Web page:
Hellebores are a delight in the garden from Christmas through to Easter. The Christmas rose is well known for it’s beautiful white flowers in the depths of winter but there are many more and with a little knowledge of their requirements everyone can give a Hellebore a home.
Scientific name is Helleborus and this comes from the Greek ‘helle’ (to take away) and ‘bora’ (food). The name refers to the poisonous nature of the plant causing vomiting! They belong to the buttercup family Ranunculaceae. Deer and slugs don’t eat them but they can get a few diseases worth watching out for. They are herbaceous or evergreen perennials which flower during the winter months and are incredibly hardy. They are also a source of food for pollinating insects in early Spring.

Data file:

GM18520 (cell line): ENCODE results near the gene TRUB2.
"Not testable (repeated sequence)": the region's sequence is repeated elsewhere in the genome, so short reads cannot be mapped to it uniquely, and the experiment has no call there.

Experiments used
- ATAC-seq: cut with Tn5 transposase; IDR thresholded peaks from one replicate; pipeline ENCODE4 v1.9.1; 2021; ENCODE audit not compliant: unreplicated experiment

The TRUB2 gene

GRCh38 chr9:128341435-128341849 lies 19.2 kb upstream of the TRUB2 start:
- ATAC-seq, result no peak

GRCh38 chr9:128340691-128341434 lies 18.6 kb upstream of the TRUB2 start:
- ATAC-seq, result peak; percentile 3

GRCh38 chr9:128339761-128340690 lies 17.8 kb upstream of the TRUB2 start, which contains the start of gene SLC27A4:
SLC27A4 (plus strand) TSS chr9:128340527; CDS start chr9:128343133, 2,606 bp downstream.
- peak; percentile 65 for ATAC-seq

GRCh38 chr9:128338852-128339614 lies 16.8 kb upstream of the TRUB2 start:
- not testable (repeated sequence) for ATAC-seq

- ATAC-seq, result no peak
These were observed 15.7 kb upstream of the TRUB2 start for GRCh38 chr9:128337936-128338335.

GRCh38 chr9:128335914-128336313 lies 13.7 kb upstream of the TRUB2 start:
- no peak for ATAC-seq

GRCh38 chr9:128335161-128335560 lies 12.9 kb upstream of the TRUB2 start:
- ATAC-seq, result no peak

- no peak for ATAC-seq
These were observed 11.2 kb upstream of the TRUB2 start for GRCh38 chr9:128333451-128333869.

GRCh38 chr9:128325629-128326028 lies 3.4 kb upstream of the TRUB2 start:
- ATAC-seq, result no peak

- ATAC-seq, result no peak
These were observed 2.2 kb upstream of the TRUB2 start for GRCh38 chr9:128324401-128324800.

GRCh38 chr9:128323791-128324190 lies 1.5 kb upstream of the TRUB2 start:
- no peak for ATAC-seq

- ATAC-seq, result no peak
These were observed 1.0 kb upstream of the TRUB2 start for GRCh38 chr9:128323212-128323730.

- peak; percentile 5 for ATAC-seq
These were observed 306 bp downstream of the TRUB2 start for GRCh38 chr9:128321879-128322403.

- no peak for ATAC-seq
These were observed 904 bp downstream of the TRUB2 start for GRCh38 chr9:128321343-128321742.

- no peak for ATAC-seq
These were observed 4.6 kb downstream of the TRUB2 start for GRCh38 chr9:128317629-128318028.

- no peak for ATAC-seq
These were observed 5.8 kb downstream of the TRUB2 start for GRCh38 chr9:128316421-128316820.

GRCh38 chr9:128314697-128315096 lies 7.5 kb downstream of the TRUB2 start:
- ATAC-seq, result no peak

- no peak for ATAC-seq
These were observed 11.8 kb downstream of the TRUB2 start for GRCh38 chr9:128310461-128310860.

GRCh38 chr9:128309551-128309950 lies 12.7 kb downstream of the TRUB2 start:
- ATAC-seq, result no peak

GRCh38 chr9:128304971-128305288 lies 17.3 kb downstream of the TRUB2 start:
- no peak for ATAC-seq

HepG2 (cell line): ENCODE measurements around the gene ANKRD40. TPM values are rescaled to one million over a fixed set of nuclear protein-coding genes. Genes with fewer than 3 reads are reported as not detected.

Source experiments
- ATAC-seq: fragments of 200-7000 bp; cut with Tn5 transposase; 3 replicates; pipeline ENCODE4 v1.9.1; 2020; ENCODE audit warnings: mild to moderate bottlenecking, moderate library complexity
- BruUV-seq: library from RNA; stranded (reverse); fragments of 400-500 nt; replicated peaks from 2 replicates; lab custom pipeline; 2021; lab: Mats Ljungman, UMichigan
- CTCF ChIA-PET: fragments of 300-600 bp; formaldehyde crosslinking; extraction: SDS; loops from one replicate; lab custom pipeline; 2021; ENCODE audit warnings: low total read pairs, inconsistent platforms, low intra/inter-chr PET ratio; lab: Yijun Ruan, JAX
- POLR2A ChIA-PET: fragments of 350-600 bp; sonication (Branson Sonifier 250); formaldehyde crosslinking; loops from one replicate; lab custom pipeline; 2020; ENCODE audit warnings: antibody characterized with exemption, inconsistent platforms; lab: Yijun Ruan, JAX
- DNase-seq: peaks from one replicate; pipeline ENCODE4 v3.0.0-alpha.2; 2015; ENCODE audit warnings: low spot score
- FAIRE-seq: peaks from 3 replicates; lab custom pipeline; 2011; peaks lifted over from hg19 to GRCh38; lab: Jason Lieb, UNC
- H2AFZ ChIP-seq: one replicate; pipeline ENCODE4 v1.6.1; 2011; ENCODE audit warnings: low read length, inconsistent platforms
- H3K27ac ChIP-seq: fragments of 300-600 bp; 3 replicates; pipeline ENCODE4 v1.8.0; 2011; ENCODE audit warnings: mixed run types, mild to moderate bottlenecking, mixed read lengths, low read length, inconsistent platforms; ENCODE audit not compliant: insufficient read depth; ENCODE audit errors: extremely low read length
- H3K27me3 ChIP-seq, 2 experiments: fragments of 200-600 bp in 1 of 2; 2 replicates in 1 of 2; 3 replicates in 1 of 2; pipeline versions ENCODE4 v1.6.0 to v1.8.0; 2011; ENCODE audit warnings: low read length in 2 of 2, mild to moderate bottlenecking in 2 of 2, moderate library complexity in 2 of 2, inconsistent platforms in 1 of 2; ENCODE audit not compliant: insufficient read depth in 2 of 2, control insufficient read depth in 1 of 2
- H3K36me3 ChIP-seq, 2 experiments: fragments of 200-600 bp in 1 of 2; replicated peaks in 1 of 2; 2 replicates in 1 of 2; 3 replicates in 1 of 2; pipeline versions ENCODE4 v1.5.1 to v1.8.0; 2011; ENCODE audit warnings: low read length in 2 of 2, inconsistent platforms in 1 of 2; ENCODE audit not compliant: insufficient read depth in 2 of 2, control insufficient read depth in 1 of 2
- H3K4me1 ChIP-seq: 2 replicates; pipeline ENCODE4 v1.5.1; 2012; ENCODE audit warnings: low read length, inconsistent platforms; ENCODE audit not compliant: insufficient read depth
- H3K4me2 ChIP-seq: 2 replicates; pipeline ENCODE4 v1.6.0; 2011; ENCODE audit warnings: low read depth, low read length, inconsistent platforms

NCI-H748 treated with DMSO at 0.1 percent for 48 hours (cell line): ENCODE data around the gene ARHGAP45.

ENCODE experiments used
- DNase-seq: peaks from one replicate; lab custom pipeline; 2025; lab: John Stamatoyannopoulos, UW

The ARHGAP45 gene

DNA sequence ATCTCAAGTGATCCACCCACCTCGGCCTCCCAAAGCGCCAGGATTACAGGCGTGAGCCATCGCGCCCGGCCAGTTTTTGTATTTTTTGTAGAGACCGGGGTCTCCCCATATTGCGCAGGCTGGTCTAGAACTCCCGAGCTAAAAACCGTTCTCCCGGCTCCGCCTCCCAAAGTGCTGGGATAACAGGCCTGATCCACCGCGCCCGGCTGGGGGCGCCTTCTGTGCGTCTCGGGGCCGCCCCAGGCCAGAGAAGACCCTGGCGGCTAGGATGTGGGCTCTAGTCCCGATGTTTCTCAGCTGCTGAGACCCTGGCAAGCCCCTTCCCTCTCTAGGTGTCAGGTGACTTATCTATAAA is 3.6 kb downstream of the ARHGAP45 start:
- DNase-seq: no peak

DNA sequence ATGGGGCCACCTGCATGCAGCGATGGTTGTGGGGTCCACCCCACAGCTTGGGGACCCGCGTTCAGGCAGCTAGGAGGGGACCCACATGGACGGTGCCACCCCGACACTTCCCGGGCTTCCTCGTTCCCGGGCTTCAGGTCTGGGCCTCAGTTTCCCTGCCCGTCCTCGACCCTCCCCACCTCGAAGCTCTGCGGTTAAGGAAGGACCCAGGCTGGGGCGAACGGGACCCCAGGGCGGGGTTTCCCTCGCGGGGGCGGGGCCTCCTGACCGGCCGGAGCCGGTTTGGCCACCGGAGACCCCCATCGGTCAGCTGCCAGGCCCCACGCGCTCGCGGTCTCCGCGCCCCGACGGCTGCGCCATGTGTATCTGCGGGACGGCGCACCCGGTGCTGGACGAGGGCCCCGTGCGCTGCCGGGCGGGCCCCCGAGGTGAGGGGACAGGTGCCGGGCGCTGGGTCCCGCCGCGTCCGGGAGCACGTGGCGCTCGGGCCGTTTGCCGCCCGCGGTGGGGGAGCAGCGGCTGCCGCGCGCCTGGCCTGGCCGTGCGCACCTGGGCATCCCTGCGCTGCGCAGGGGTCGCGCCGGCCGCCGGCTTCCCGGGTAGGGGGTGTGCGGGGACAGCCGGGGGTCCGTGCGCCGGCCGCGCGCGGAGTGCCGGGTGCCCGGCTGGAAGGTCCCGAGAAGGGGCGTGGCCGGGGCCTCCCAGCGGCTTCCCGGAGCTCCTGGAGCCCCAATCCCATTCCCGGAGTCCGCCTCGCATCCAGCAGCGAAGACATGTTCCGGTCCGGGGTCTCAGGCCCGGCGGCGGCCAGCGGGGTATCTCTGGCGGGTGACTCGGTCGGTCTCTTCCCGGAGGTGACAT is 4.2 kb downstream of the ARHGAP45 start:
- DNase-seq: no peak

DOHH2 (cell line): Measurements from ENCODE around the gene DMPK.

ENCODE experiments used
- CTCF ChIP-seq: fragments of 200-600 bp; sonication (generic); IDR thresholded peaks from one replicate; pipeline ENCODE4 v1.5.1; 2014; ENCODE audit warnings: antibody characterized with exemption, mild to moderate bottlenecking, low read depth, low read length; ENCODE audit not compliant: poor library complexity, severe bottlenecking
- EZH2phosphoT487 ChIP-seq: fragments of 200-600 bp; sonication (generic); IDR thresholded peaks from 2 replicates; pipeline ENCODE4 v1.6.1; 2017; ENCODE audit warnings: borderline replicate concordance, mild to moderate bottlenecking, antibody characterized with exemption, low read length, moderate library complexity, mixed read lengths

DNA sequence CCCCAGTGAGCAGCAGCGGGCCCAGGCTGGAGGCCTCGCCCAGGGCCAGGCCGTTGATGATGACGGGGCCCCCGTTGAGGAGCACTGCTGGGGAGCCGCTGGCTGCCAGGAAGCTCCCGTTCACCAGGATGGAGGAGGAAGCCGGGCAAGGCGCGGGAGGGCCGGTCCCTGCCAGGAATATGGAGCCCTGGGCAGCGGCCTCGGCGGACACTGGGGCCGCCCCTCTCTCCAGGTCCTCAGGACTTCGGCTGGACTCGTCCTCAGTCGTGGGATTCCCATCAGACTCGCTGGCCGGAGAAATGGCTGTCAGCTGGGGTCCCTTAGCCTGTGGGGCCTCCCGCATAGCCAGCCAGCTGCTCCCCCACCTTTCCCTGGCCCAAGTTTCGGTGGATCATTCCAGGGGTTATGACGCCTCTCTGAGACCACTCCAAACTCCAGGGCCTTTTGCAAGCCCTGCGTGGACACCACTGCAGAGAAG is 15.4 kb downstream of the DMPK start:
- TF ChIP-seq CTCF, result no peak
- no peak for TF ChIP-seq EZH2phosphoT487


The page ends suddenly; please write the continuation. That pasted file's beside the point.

How to grow Hellebores
Plant as soon as you can after purchase in moist but free draining soil, they don’t much like waterlogging or drought. Most of them are happy in light shade and the white flowered varieties are particularly effective at brightening up a dull spot.
One thing many people do not do is to remove the old leaves to allow the new flowers to be emerge. This can also help reduce disease.
They can be divided in Autumn and propagated by fresh seed. Often you will find they cross pollinate freely in the garden and many new plants emerge in the surrounding areas.
They do suffer from a few diseases and one of the most dramatic is a virus called Hellebore black death, which can be spread by aphids and is a death sentence but not to be confused with the more common fungal leaf spot.
So providing they are healthy plants planted in the right place they should last for many years and brighten up the dullest day!
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